European Union leaders are meeting on Thursday to discuss how to power the bloc’s economic recovery and help its hardest-hit members weather the current crisis. On the agenda are various proposals to raise a recovery fund, including the option of joint ‘coronabonds’ as well as a stimulus package to address the economic damage caused by the pandemic.
Christopher Way, associate professor of government and an expert in European politics and political economy, says that the task at hand for European leaders is not easy. Failure to act decisively not only endangers countries economically, he adds, but can also embolden populistic sentiment across the union.
Bio: https://government.cornell.edu/christopher-robert-way Way says: “Finding a way to help the countries hardest hit by the COVID-19-induced economic crisis is crucial to the European Union’s future and to blunting the appeal of anti-EU populist parties. “Many of the countries that bore the brunt of the Great Recession and subsequent sovereign debt crisis, including Italy, Spain, Portugal, and Greece, are once again being hit harder by the current economic crisis.
Compared to other EU members, these countries depend more on tourism and travel as engines of their economies, have larger shares of their workforces in sectors that cannot work from home, and have less fiscal capacity to fund relief programs due to debts incurred in the last crisis. To make matters worse, their economies depend heavily on small businesses, which are most vulnerable to prolonged shutdowns.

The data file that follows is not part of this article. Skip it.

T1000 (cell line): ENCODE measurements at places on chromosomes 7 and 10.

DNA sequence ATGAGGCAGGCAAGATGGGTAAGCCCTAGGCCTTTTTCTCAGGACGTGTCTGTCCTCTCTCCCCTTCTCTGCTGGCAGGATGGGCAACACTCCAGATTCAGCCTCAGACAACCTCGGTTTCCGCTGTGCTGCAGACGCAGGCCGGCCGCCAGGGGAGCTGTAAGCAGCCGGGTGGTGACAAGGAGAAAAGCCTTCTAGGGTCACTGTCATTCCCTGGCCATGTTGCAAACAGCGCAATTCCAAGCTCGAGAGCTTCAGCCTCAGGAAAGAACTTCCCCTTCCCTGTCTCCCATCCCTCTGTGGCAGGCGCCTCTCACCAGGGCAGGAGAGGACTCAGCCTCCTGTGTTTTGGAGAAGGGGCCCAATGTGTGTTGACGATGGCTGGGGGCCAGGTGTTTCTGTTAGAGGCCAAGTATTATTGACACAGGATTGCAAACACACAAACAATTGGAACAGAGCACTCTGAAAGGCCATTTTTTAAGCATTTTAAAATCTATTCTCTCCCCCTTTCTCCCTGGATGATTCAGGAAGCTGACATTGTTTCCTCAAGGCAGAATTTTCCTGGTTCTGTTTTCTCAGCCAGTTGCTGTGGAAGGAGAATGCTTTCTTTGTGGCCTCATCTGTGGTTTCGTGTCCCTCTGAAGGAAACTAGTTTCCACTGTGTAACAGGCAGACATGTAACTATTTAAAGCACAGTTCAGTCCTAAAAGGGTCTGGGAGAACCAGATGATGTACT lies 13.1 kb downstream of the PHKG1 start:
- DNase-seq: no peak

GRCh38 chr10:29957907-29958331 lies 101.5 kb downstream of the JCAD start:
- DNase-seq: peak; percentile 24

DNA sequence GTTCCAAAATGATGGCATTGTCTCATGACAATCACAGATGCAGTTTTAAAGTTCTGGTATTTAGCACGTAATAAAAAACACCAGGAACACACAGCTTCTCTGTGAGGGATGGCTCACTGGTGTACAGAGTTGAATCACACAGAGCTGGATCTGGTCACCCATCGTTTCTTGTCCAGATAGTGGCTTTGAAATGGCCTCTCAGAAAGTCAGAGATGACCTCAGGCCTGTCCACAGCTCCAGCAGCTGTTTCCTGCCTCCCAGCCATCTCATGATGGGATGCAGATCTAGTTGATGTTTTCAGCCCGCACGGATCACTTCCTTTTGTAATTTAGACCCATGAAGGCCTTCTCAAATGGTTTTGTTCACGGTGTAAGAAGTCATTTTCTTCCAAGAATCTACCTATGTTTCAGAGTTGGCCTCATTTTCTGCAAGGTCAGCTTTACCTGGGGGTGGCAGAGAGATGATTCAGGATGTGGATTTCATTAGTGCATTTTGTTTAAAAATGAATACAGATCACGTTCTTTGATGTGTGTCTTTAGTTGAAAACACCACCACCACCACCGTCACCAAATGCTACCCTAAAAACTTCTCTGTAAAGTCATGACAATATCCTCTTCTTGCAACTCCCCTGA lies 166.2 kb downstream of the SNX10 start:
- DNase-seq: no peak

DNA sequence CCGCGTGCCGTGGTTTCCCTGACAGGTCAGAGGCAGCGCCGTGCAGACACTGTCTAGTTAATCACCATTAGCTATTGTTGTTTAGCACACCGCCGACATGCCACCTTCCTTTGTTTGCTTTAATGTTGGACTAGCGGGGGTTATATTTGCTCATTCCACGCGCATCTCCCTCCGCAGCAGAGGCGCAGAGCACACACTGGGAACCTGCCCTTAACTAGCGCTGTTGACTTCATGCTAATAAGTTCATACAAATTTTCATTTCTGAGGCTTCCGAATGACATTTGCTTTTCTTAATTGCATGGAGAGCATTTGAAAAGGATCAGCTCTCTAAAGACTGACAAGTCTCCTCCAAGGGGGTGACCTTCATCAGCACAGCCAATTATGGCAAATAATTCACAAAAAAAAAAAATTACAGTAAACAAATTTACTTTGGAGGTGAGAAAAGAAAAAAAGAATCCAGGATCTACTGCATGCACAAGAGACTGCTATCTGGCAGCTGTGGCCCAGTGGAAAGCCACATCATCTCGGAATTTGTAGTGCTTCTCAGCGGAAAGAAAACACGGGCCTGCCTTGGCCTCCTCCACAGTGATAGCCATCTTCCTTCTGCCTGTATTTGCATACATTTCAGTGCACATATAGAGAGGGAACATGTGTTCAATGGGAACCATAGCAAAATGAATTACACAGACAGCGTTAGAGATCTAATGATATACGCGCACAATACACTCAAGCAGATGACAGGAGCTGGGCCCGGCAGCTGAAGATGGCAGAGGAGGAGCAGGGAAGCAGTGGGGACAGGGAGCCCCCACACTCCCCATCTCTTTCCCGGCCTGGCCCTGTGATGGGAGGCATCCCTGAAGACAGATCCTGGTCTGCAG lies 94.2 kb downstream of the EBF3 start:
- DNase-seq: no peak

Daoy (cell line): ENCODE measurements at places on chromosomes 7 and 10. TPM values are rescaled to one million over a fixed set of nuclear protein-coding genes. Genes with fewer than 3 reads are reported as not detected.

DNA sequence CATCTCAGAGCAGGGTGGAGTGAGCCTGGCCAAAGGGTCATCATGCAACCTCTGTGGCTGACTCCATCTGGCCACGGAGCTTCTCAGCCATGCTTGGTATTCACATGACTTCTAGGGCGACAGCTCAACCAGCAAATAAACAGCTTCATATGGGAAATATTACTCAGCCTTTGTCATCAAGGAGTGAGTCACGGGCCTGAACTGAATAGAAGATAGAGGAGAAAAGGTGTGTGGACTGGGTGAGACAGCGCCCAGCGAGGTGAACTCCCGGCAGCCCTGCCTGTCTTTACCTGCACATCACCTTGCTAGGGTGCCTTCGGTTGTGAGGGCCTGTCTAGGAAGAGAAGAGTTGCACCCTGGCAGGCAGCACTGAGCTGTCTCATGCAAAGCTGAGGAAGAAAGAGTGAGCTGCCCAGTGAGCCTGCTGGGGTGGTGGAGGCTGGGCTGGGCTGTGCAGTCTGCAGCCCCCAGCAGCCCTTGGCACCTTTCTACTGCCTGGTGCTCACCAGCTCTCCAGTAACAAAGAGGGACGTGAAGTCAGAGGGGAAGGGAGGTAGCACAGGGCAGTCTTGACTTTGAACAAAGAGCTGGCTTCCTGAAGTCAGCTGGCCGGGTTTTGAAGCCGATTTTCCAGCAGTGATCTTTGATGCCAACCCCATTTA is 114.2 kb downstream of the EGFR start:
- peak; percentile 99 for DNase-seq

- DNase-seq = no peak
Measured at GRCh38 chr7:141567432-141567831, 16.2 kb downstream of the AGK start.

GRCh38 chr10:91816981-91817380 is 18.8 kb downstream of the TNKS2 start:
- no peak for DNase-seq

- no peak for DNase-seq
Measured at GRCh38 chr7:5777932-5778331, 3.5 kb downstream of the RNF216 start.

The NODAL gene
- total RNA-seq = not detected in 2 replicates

Without assistance from their EU partners, these countries will endure deep and prolonged economic and social crises. “Unfortunately, the EU’s history of showing solidarity to the very same countries during the Great Recession and refugee crisis does not inspire confidence, and the initial responses to the current crisis have been worrying. Funds from the European Commission’s initial response – the Coronavirus Response Initiative Investment – did not target the neediest countries, with countries in relatively good situations such as Hungary receiving more than harder-hit and much larger countries such as Italy.
Proposals for ‘corona-bonds,’ which would raise funds for the hardest hit by mutualizing debt across EU countries, have been shot down by the Netherlands, Germany, Austria, and others. It is now up to the European Commission to pull a rabbit out of the hat with a creative proposal when it puts forth a budget plan next week.
“The task is not easy: the best existing support mechanism, loans via the European Stability Mechanism, has become politically toxic in southern countries, whereas more ambitious, solidaristic proposals run afoul of conflicts among member states (particularly between the ‘Frugal Four’ of Germany, Denmark, Austria, and the Netherlands vs the ‘Cohesion Committee’ of France, Italy, Spain, Portugal, and Greece).
“But the stakes are high. Failure to act decisively and solidaristically in past crises has created a tinderbox of potential anti-EU sentiment in the southern countries, and populists such as Matteo Salvini in Italy and Santiago Abascal in Spain are eager to light a match to it. Unless the EU does the unexpected and acts decisively, the future of such right-wing populists is bright and that of the EU dim.”